My mother was always reading to us as young children. She not only read to us regularly, but read in a spirited, animated way,
using distinctively different voices for each character, and giving the story every essence of a great drama. She was skilled at
drawing us in with her technique. She was a very effective teacher. Like so many things our mothers do for us when we are
young, I didn't come to fully appreciate this fact until I was much older. I now realize that the time she spent reading with me
was the genesis of a future appreciation for books.

Once I was about 10 or 11 years old my interest in books was waning. Until that age I had spent quite a bit of time at our local
library (East Mill Creek, Salt Lake County Library) and was quite passionate about Nancy Drew mysteries, Encyclopedia
Brown, and ghost stories. Although I remember enjoying several books assigned to us in junior high school (Shane, Summer
of the Monkeys, The Outsiders), reading was no longer something I made a priority. My high school years were much the
same. I occasionally enjoyed books assigned in English class (A Separate Peace, Lord of the Flies, etc.), but again, never
thought to spend much of my time doing "free reading."

My interest in reading was once again sparked by my friend Bill Burton when we were missionary companions in Japan
(1984). Bill was an English major and had a passion for a lot of different literature. He was quite passionate in introducing me
to some of his favorite writers, including Kurt Vonnegut, Richard Braughtigan, and Shakespeare. Upon my return to the U.S. I
began again to read for fun. I loved many of the books Bill had recommended, and sought out other similar titles at the library.
Some of my favorites from this time include "Breakfast of Champions" and "Slaughterhouse 5" by Kurt Vonnegut, "Sombrero
Fallout" and "The Hawkline Monster" by Richard Braughtigan, "Demian" by Herman Hesse, "The Stranger" by Albert Camus,
and "The Book of Laughter and Forgetting" by Milan Kundera. There is no doubt that there are some weighty issues
underlying much of the hilarity of these works, but I was particularly drawn to much of the humorous escapism that these books
also contained. I immediately understood the fun of fictional novels and the incredibly vast worlds, both realistic and
fantastical, that could be created through fiction.

Another experience which served as a catalyst to much of the reading I would do throughout the 1990's occurred when a
friend at Kansai Gaidai University in Japan, Dan Projanski, gave me a stack of about 10 or 12 novels upon his return to New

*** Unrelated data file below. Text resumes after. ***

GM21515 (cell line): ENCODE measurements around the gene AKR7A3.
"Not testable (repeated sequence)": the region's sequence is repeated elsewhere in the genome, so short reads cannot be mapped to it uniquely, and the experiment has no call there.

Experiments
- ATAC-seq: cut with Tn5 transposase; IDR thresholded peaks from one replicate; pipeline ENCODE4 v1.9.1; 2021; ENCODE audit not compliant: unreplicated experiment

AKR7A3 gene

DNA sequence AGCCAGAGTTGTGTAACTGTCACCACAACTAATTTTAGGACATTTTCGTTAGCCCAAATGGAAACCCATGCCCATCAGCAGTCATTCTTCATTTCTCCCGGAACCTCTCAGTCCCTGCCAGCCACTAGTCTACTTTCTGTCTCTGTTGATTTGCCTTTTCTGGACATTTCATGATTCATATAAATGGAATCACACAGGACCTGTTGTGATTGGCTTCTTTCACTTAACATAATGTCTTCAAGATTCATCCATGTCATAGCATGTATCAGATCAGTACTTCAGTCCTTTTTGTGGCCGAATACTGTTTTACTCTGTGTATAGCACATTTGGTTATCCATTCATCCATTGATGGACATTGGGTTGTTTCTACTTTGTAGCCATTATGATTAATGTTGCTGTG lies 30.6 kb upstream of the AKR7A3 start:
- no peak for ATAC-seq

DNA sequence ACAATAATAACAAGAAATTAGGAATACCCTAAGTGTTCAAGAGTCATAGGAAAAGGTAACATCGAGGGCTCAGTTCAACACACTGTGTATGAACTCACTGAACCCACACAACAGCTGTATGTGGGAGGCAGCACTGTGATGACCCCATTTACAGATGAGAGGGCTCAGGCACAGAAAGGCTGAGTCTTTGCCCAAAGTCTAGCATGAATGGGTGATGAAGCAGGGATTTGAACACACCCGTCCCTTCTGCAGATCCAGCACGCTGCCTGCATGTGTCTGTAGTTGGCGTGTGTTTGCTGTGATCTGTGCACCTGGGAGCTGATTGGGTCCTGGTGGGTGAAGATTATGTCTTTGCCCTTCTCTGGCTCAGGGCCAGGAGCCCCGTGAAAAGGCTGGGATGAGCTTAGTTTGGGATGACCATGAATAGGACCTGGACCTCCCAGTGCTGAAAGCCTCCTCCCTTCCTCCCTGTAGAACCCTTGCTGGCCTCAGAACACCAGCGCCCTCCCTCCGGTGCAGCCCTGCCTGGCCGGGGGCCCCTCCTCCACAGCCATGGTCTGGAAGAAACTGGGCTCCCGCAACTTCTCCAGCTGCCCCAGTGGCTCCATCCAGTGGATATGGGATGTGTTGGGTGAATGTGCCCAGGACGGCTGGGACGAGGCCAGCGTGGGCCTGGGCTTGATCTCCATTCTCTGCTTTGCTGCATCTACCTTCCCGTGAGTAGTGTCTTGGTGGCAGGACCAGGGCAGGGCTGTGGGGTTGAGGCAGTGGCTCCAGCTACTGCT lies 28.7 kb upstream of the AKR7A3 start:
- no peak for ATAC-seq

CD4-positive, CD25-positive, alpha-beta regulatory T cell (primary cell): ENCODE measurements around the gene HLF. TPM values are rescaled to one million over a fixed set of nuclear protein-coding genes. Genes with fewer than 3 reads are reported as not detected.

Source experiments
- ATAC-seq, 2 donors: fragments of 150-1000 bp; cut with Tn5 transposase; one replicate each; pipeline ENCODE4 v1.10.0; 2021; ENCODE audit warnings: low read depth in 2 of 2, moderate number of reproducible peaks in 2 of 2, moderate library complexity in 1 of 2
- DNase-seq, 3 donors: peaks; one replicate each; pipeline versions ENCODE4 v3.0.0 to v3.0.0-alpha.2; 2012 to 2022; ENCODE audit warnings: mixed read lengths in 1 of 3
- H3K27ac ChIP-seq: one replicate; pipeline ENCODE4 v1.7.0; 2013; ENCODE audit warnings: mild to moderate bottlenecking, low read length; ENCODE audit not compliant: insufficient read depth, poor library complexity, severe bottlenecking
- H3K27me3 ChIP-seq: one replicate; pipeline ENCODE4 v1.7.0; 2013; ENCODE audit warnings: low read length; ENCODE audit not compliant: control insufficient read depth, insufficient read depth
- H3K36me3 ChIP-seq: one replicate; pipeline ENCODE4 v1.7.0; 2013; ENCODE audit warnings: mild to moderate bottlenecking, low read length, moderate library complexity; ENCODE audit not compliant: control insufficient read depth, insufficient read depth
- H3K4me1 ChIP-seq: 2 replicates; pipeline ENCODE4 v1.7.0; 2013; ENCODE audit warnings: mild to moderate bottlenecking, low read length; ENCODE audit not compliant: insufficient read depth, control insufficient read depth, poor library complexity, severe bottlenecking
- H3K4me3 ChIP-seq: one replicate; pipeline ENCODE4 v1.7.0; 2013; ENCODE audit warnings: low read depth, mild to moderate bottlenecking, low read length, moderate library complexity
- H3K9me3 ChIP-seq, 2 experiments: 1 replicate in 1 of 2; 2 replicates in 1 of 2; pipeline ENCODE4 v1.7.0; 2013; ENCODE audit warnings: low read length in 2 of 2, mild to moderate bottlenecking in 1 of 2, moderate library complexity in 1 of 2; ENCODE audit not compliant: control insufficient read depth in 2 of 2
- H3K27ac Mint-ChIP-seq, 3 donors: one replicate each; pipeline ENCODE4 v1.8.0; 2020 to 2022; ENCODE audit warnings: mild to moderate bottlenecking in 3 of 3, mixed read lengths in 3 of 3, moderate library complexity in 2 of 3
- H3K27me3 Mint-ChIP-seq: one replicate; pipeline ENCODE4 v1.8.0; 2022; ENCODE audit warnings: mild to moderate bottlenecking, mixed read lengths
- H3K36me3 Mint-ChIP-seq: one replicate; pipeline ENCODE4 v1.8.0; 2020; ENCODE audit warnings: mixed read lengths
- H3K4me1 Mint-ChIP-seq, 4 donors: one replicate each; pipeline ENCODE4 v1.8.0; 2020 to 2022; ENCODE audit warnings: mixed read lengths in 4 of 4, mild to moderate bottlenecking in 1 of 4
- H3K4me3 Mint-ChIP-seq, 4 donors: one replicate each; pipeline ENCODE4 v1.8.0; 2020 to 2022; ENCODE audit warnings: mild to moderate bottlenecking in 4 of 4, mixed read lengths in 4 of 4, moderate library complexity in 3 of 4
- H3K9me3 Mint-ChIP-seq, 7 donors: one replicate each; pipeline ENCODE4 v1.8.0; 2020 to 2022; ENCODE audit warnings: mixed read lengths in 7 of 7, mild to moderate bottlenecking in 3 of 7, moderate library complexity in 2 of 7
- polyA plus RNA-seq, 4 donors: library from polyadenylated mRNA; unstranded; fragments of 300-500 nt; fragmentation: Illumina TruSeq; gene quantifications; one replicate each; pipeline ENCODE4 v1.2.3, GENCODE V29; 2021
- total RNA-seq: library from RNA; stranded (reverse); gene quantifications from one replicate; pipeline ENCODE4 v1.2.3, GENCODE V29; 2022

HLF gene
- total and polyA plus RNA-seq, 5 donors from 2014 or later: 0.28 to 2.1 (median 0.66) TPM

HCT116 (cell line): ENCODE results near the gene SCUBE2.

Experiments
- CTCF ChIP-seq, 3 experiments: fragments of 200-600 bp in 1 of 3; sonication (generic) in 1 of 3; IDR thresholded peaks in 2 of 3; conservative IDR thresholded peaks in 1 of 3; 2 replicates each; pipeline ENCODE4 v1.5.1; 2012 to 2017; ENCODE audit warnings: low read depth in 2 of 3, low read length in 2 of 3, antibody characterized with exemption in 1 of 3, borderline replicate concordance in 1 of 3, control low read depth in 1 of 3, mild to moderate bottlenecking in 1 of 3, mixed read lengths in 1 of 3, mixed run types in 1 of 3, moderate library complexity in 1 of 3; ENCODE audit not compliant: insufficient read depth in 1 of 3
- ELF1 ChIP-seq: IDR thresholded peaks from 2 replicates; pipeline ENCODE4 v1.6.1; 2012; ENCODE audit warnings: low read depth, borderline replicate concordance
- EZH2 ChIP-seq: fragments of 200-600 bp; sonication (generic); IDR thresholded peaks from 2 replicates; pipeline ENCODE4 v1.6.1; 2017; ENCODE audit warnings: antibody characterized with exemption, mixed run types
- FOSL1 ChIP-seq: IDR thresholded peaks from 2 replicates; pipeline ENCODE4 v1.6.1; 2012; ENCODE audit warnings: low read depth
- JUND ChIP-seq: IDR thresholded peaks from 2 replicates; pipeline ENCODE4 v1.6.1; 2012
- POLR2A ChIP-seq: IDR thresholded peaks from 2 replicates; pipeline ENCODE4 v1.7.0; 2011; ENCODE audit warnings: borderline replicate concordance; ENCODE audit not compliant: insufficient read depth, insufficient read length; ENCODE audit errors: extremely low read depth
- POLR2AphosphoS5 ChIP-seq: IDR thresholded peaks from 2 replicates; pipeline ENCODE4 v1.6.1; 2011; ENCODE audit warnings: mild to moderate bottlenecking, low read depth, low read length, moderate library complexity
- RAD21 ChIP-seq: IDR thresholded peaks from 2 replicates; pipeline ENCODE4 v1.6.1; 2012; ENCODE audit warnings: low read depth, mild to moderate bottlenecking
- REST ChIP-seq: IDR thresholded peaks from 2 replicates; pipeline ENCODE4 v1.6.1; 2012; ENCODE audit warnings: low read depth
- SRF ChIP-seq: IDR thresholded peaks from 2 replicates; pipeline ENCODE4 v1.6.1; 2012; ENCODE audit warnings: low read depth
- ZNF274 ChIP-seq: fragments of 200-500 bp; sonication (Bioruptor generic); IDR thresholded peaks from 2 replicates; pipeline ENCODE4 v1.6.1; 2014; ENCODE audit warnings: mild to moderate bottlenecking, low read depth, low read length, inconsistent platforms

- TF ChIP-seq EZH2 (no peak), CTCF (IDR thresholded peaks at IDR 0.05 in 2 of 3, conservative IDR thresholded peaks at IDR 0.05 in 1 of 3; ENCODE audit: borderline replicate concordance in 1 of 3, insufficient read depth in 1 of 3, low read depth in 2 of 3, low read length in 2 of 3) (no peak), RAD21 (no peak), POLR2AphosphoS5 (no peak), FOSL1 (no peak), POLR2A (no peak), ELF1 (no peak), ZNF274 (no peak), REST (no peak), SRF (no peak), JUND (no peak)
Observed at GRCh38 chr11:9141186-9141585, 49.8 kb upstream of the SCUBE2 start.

York in the spring of 1990. I gave away half, keeping the 5 or 6 which appeared most interesting. Little did I know, but the first
of those books that I read, "The Deptford Trilogy" by Robertson Davies, would catapult me into a regular habit of reading
fiction which continues to this day. I had never heard of Robertson Davies, but was drawn into this particular book in a way I
had never quite experienced before. It was a fascinating story which played out as an academically astute mystery that
included deep historical reference, magic, and a cast of wonderfully well developed characters. It was truly the most incredible
display of erudite storytelling I had ever experienced. Through this novel (actually three separate novels published in trilogy) I
was able to glimpse potential of fiction. It was a book that superseded even those I had enjoyed from many great writers
previously. I will always be grateful to Robertson Davies for his unparalleled talents, and to my friend Dan for loaning me those

Since that time I have made the reading of books, particularly fiction, a priority. I have enjoyed reading a variety of books, but
I've found that I'm most drawn to books which would be categorized as Contemporary Fiction. I try and read works that are
both American and foreign, either in translation or from various English speaking countries.  Up until the past few years I was
reading mostly fictional novels. I would occasionally read non-fiction works, but at that time non-fiction represented only about
1/10th of what I read. However, in the past few years I've placed a great deal more non-fiction onto my reading slate. The
reason is mainly due to the fact that since having children and taking on a life as a full-time stay-at-home father, my daily
schedule isn't as conducive to the long periods of uninterrupted reading which is ultimately suited for the reading of fictional
works. I've found that it is much easier to read non-fiction when one is required to read in a more erratic fashion.

There are many books I've read that I could recommend, but it's difficult for me to do here at the moment. Instead, I've linked to
the "listmania" page I created on Amazon.com in about 2001. It will give you an idea of what I have most enjoyed reading over
that past 15 years or so. I suppose the list would be modified somewhat if I were to create it today, but it hopefully represents
the type of published works that best define what I have come to appreciate about books and the realm of the written word.
Additionally, I'm looking to use this page in order to keep current with the occasional reviews and commentary I write. These
reviews will generally be kept quite short, but may serve to give you an idea of what the book is about as well as my take on it.
If any of you have particular books you would like to recommend to me, please do. I'm always up for getting a good reading tip.

Lastest Books I've Read